5/17 & 5/19 | Story Coders

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Second and third-graders, along with their parents, enjoyed learning about basic coding concepts using the Finch Bot and ScratchJr. For both activities, Amanda and Joseph demonstrated how one character can be used to control another.  Joseph demonstrated how the Finch Bot could be coded to send a message to the character or object on the screen.  A different message was sent depending on how the person held the Finch Bot. 

The children took turns using the Finch Bot to control the paddle on the screen to play the game Pog.  Amanda also demonstrated how one character can control another using the ScratchJr App.  She led the children in selecting one character for each direction that they wanted to have the Cat on the screen move.  Amanda explained how to code each character to send a message when tapped to the Cat and have the Cat move in a particular direction.  The children then chose a background, an object to have the Cat move toward, and a story to create their very own game.  To test their logic skills, children and parents worked together on two puzzles from the game Rush Hour Jr.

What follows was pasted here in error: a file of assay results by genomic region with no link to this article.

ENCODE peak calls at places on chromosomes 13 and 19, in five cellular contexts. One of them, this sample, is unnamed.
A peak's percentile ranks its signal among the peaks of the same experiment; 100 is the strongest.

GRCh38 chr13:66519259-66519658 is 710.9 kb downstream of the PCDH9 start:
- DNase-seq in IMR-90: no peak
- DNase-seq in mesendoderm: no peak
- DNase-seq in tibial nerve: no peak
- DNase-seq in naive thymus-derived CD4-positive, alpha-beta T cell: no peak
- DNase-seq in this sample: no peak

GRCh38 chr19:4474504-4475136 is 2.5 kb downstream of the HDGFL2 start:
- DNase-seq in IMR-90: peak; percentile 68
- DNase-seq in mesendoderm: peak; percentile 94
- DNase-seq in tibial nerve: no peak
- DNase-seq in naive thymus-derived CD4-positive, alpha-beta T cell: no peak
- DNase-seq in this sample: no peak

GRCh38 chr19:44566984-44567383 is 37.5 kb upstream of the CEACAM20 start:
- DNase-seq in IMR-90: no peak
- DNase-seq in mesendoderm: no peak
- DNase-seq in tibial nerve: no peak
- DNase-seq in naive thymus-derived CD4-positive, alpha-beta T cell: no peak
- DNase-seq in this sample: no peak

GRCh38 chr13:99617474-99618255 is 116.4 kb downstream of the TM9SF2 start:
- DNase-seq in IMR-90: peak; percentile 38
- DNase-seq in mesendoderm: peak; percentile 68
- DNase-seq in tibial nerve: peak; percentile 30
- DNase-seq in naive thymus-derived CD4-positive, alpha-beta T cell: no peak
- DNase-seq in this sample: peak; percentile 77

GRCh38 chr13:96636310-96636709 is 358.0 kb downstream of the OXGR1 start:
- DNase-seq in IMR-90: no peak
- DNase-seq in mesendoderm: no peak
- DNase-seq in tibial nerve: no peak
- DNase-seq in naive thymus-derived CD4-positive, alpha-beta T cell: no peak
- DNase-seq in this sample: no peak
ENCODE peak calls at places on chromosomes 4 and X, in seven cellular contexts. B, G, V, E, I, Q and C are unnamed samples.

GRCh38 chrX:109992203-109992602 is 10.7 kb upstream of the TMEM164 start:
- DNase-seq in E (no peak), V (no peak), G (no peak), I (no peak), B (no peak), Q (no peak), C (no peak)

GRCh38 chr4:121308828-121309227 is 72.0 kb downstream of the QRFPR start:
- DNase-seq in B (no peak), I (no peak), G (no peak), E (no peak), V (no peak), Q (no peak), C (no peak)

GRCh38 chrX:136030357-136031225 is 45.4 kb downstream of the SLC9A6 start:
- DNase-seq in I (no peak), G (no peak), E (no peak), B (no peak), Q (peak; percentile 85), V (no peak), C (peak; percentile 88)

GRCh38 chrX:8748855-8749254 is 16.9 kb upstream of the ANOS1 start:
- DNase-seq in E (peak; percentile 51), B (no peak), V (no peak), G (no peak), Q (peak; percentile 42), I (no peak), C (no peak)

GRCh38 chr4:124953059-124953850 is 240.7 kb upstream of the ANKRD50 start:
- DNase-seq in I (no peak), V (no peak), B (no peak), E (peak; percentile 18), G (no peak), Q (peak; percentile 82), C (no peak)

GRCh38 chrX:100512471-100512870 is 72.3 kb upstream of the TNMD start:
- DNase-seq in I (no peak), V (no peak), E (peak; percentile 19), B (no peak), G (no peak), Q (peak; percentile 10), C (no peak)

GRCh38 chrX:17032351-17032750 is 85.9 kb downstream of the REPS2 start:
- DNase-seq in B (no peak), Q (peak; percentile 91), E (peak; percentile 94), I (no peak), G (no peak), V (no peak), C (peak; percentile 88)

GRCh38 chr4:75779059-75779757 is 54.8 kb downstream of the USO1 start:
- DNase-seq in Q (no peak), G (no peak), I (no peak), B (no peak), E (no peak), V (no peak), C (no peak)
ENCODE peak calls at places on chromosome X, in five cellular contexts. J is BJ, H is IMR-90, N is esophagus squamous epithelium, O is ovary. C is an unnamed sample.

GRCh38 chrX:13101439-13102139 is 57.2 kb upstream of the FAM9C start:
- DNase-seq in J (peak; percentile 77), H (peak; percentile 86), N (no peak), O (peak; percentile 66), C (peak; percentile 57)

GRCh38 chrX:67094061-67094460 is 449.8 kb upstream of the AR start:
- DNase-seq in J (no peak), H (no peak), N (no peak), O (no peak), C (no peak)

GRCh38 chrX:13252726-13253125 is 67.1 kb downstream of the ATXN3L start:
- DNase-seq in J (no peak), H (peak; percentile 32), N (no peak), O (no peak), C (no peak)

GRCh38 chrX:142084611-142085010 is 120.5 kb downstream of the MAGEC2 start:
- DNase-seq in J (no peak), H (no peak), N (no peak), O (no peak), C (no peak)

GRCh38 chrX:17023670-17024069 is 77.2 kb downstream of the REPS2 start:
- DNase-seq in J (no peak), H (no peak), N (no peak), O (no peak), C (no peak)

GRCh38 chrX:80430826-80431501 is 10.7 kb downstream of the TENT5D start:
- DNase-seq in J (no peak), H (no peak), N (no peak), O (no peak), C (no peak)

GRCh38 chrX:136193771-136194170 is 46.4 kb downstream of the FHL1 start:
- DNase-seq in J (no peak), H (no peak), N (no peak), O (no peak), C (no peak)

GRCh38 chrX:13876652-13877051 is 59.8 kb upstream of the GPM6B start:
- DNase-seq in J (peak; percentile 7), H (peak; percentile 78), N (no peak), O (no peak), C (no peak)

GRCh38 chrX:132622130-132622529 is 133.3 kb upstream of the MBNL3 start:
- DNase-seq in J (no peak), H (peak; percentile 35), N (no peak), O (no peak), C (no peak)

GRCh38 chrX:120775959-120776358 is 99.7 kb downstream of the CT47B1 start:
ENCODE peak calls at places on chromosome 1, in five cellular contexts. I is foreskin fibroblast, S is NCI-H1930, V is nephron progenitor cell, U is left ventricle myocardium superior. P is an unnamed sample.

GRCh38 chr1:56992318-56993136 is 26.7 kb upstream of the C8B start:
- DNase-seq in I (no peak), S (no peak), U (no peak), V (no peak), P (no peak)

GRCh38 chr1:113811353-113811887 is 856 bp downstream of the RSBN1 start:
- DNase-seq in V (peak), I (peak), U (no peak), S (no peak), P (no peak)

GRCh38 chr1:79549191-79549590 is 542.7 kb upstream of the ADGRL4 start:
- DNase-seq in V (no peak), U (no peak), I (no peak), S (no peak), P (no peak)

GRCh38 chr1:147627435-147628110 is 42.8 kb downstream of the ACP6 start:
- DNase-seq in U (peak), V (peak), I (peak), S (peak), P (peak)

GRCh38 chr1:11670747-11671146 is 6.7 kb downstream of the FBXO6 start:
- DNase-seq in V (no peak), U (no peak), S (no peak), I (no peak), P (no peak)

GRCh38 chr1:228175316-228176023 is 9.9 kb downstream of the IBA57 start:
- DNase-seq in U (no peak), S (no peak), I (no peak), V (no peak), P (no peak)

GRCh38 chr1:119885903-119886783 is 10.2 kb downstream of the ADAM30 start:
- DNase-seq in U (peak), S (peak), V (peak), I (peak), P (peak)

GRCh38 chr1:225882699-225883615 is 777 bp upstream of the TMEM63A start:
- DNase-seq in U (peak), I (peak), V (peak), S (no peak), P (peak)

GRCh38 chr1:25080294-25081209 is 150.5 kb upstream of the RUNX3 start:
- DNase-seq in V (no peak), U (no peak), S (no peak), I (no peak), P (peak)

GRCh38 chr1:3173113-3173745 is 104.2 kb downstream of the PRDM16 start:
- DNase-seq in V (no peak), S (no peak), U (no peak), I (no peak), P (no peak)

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Highlights of the Week: NJ’s Changing Climate, Mediumship Demonstration, Get Your Woman On & More!

4/18 | NJ’s Changing Climate 

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Dr. David Robinson was met with an incredibly interested audience for his  informative and engaging talk on NJ’s changing weather. He touched upon potential climate change impacts on health, agriculture, water and other natural resources, species, and other areas. Dr. Robinson spoke about different factors affecting climate change, saying, “Preponderance of evidence suggests climate change is occurring  and humans are responsible for a significant portion of recent changes.” 

Dr. Robinson ended the presentation by providing information and brochures on how interested individuals of all ages can contribute to the monitoring of weather/climate conditions in the local region by participating in the Community Collaborative Rain Hail and Snow Network (Cocorahs is a community based network of volunteers of all ages and backgrounds working together to measure and map precipitation).

He also gave a list of useful websites to check out for anyone interested in learning more: